Still holding hands after 32 years
What makes us so different from another? On my trip to the Middle East, I explored this question over and over again. I could probably give a surface answer. The dress, the customs--maybe. Then I realized, that I was asking the wrong question. The question should not be about our differences although I believe that I should celebrate those differences of culture and language. Instead, I ask myself, what makes us the same?My daughter of the heart, Reed, told me when I arrived in Jordan that I needed to understand three Arabic words: yalla, walla and inshallah. They translate into hurry, really? and God willing. Of course, I know that shukran, Arabic for "thank you" is a very important word. Oh, and also law samaht for please. Still, having Arabic speaking friends, I have picked up words I really love to say, especially habibi or habibti--meaning beloved for male and female loved ones. Which is why the people in this picture held such interest for me. Throughout my time with them, I heard him say habibti a least a hundred times.
On my tour to Petra and Wadi Rum I sat across from this couple from Bahrain who I learned were celebrating 32 years of marriage. He said, "She's still spicy" and smiled. I remember him introducing her to me, telling me that her name, Iptisam, meant "to smile." And she did. Often. Reminds me of a story I like to tell of a little boy who meets a woman in the park who smiles at him. Later when he recalls the meeting of this woman to his mother, he tells her "I had lunch with God. She has such a pretty smile." Iptisam had God's smile. Like the boy in the story, I, too, was enchanted by Iptisam's smile and I believe it was for that reason.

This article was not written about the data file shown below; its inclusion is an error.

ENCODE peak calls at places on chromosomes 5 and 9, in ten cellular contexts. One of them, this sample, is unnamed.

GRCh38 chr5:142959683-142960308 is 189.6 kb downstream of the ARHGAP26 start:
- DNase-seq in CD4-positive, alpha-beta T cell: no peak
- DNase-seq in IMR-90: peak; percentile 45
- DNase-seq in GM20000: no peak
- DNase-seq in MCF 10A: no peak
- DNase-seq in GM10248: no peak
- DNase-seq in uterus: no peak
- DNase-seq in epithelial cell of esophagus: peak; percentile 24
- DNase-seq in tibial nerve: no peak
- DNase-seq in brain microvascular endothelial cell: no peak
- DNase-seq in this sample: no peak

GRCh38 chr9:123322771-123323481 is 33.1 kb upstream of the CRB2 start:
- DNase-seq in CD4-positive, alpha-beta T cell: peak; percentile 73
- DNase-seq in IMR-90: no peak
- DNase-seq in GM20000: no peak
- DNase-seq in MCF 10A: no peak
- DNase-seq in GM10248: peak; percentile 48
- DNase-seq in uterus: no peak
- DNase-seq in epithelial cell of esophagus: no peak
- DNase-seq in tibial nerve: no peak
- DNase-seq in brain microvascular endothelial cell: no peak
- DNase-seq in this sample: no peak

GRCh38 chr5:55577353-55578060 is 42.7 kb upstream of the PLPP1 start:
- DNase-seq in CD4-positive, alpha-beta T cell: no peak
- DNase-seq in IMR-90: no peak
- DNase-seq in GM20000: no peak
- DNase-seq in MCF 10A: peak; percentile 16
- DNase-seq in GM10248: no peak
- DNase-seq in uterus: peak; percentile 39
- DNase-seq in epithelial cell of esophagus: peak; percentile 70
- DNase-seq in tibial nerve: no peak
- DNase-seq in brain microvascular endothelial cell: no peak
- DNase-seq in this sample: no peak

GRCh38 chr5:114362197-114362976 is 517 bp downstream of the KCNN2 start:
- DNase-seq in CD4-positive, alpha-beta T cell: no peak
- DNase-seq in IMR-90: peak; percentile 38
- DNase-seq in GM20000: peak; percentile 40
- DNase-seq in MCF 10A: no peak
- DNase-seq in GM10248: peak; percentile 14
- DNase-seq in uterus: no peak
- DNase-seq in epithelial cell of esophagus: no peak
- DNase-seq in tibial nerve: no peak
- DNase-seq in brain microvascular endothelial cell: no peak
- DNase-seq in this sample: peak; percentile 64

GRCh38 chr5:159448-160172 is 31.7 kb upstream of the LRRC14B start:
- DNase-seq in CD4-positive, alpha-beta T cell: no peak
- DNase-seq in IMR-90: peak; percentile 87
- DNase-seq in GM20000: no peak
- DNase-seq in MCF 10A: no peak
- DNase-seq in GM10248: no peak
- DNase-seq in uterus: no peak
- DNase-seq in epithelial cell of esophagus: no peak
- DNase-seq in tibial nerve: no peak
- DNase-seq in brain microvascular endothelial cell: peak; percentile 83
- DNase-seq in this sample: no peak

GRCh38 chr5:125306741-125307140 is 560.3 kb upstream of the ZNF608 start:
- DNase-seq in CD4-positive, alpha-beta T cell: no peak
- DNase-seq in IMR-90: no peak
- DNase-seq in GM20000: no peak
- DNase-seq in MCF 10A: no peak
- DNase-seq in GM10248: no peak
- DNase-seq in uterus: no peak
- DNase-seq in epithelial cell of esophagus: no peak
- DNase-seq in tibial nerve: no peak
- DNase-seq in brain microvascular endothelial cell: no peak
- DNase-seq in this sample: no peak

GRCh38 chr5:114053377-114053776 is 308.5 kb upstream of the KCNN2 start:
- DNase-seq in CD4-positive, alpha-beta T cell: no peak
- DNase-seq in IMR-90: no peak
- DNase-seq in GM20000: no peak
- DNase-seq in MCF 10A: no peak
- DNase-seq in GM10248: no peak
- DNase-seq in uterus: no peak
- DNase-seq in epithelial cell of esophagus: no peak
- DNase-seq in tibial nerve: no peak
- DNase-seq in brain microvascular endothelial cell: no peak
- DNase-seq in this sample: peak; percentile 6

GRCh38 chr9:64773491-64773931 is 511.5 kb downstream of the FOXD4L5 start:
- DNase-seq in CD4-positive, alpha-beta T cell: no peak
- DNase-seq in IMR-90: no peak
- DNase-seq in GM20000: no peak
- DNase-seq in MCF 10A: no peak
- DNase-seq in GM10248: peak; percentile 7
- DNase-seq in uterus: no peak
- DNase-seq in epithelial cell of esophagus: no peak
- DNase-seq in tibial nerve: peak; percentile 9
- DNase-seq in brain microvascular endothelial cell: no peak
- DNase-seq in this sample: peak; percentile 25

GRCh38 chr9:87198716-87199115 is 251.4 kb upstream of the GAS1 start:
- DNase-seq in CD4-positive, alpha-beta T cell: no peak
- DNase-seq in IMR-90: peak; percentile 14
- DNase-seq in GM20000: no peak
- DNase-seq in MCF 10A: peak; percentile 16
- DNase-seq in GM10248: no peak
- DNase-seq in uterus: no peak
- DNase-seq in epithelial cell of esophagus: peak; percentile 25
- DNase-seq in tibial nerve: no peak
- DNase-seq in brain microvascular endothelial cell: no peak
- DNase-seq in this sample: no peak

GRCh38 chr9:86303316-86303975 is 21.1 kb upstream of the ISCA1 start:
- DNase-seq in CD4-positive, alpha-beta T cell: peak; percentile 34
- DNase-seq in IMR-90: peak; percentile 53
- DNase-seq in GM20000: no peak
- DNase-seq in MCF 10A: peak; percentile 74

I had fallen in Petra and both Iptisam and her husband inquired hourly of my health. I felt taken care of by their warmth and caring. Later, when we took a picture together (I'm at least 9 inches taller than she), I kissed the top of her head and she pulled my head down to kiss my cheek. I thought of my mother and grandmother. It was the eyes, I first thought and then I later realized, it was the heart. We all have the same heart. It pumps for love, for hope and freedom. Is that so hard to understand? Also, on the tour with us was another couple from Palestine. They joked and held hands, too. They had been married 15 days. Seen here (I asked to take their picture), this young woman had a smile that could light up the sky. They both seemed so happy and I pointed to the older couple and said, "This is what you should aspire to. They've been married 32 years and are still the light in each other's eyes." Barriers of language--perhaps--but in their smiles you see that they understood even with my very, very limited Arabic.
What I think I learned best, however, was this. Love conquers all. If we take ourselves out of our comfort zones and try to get to know one another, we could--can--no, will make this a better world. Inshallah. Amen.